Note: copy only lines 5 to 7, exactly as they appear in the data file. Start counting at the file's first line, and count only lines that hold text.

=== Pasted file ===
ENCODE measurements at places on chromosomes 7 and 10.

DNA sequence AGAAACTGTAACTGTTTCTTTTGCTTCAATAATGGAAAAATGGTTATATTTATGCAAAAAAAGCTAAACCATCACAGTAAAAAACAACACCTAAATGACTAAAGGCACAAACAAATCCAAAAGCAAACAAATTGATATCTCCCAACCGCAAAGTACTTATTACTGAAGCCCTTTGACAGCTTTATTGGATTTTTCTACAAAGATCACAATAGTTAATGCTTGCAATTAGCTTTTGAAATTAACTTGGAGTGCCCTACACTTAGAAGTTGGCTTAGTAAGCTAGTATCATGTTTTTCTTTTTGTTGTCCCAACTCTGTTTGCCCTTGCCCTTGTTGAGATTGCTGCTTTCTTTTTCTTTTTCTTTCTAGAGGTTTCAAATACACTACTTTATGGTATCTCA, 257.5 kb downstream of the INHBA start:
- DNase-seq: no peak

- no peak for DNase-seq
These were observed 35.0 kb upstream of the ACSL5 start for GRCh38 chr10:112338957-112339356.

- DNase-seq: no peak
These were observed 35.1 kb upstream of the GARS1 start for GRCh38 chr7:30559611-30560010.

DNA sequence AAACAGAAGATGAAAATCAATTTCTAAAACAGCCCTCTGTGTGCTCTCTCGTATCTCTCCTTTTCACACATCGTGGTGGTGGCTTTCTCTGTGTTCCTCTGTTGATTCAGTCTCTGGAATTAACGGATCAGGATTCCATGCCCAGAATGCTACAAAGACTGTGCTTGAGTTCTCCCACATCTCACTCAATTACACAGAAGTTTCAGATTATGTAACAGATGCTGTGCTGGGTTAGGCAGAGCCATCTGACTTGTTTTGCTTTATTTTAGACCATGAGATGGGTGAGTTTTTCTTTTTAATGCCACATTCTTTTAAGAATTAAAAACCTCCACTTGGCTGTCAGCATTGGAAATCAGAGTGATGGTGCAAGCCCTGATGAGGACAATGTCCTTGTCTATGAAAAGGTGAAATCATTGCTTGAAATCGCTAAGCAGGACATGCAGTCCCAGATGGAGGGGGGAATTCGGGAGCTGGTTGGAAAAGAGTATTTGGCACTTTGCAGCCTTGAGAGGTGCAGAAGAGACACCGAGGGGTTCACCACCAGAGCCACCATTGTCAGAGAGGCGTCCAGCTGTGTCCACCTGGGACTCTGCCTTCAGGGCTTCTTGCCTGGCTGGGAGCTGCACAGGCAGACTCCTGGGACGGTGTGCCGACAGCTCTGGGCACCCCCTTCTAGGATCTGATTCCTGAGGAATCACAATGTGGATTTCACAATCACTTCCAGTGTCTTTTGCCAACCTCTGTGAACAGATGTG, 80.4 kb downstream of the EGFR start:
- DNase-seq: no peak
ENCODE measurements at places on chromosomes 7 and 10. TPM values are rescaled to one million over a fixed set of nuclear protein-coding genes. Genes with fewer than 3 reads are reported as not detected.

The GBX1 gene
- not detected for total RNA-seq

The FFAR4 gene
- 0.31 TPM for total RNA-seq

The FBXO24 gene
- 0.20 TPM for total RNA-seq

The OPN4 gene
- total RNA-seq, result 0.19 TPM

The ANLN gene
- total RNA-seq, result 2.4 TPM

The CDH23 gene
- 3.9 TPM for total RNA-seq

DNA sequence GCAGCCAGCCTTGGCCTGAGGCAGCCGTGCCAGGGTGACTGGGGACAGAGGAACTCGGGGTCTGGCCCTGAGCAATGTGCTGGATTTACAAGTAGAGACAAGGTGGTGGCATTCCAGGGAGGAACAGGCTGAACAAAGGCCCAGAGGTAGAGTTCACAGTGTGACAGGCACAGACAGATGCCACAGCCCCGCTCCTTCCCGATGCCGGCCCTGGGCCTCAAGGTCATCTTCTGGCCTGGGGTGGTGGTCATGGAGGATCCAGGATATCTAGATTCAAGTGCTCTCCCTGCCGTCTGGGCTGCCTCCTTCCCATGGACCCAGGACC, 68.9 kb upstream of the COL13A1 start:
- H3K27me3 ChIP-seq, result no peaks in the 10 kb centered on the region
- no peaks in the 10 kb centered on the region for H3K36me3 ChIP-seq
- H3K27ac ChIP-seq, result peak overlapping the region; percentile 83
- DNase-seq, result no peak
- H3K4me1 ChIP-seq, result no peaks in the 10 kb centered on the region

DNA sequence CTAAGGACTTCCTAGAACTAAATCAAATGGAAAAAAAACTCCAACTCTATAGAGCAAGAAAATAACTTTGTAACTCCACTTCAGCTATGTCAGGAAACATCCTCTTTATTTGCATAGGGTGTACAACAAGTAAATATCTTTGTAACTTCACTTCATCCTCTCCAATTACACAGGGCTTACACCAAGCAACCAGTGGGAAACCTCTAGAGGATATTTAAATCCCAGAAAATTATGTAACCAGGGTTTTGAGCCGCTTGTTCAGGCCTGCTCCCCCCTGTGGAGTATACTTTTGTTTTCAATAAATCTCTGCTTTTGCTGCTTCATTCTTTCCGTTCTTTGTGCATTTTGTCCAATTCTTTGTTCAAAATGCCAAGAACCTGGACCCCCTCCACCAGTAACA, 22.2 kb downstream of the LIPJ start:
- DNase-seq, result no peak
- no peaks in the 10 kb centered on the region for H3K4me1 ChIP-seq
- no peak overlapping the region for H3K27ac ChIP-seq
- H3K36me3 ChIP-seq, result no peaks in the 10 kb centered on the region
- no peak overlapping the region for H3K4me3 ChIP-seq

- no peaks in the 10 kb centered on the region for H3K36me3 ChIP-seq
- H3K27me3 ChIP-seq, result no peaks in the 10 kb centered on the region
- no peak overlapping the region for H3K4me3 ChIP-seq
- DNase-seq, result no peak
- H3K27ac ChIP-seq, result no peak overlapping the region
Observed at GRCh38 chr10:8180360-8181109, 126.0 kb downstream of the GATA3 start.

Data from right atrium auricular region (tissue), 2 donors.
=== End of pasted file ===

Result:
These were observed 35.0 kb upstream of the ACSL5 start for GRCh38 chr10:112338957-112339356.

- DNase-seq: no peak
These were observed 35.1 kb upstream of the GARS1 start for GRCh38 chr7:30559611-30560010.